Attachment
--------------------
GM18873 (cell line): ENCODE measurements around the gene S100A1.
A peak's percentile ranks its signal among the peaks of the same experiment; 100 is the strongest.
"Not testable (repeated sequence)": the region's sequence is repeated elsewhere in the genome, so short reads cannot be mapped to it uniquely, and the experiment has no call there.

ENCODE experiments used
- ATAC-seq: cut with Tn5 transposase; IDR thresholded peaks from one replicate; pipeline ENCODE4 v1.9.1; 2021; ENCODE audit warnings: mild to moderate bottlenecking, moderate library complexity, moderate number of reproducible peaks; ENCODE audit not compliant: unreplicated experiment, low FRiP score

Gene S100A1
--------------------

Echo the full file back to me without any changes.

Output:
GM18873 (cell line): ENCODE measurements around the gene S100A1.
A peak's percentile ranks its signal among the peaks of the same experiment; 100 is the strongest.
"Not testable (repeated sequence)": the region's sequence is repeated elsewhere in the genome, so short reads cannot be mapped to it uniquely, and the experiment has no call there.

ENCODE experiments used
- ATAC-seq: cut with Tn5 transposase; IDR thresholded peaks from one replicate; pipeline ENCODE4 v1.9.1; 2021; ENCODE audit warnings: mild to moderate bottlenecking, moderate library complexity, moderate number of reproducible peaks; ENCODE audit not compliant: unreplicated experiment, low FRiP score

Gene S100A1